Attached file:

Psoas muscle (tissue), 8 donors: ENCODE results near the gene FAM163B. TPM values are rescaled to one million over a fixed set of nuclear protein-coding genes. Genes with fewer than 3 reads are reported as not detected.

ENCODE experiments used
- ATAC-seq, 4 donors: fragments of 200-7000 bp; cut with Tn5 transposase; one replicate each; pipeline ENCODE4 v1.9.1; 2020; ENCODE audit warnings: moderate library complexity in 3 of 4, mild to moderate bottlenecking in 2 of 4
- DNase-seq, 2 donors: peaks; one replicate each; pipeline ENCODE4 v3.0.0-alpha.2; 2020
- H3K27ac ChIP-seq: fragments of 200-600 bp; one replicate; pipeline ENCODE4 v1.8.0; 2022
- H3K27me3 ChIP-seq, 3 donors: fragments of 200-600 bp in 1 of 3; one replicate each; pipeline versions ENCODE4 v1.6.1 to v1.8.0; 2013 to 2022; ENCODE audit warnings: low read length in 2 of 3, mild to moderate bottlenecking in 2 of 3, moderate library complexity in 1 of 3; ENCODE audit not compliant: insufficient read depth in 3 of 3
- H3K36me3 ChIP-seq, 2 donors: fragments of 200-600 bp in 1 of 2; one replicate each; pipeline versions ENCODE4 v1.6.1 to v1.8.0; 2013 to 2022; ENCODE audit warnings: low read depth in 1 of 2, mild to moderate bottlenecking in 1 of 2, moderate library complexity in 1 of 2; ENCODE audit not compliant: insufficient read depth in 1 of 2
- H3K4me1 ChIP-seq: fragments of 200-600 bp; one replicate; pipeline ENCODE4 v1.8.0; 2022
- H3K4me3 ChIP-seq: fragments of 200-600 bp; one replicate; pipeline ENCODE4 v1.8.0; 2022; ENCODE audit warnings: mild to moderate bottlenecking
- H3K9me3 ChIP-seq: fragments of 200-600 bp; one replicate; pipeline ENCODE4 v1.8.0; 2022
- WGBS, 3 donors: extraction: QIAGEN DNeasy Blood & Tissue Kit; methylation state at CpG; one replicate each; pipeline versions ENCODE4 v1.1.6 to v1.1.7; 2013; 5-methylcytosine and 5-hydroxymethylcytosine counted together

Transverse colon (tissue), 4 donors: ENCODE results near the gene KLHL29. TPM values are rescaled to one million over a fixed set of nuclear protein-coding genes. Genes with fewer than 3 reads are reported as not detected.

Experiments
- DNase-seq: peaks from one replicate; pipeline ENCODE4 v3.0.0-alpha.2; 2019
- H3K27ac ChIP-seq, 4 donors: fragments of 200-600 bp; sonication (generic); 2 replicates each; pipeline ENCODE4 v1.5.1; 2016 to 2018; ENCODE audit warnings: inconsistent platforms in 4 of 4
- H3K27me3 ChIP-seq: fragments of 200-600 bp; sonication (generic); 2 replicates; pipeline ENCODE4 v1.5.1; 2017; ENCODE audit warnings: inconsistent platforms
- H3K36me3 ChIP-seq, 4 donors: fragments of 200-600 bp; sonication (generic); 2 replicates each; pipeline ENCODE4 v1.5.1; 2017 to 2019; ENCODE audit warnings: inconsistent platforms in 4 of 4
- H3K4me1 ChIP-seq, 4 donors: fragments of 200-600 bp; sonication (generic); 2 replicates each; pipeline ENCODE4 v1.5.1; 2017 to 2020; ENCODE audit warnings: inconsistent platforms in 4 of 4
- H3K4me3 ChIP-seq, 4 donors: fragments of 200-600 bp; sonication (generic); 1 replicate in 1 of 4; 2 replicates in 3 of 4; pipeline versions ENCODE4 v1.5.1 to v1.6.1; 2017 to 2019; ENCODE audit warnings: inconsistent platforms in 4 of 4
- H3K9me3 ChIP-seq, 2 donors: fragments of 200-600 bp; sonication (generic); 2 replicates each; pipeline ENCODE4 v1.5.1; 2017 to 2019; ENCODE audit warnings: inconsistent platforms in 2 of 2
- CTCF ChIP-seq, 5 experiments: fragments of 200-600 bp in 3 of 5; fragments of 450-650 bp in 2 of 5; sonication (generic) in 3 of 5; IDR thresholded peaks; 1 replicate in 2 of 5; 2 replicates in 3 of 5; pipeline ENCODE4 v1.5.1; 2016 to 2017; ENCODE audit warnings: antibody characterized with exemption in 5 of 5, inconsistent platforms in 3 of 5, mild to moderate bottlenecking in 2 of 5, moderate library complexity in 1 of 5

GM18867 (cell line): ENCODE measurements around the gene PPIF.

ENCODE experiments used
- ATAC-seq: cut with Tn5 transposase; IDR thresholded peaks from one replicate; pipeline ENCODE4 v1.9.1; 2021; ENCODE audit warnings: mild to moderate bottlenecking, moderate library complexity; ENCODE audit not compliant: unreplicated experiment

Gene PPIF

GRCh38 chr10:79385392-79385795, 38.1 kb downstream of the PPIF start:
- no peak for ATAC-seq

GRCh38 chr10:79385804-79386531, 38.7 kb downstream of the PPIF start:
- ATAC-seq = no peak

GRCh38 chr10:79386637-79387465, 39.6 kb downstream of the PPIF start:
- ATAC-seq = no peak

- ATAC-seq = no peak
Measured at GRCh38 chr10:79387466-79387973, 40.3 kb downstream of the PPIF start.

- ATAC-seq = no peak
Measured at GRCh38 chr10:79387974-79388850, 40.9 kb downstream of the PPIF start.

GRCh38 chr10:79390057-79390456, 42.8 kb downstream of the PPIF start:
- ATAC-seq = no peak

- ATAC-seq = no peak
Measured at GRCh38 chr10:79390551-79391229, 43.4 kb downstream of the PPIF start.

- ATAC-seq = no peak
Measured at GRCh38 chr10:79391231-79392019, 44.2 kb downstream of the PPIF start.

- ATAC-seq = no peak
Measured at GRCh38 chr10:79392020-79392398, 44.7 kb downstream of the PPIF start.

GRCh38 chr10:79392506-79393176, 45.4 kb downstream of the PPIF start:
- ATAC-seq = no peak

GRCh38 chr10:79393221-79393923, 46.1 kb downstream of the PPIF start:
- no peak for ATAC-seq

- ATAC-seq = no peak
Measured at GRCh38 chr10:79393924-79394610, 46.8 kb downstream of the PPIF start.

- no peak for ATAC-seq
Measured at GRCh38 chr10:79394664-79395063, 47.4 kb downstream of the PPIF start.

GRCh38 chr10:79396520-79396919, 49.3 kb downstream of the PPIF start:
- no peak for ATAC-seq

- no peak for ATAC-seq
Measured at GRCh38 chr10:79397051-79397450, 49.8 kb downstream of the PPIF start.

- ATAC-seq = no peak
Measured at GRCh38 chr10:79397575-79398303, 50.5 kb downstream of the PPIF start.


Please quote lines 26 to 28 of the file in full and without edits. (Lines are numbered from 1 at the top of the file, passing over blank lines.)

GRCh38 chr10:79385392-79385795, 38.1 kb downstream of the PPIF start:
- no peak for ATAC-seq

GRCh38 chr10:79385804-79386531, 38.7 kb downstream of the PPIF start: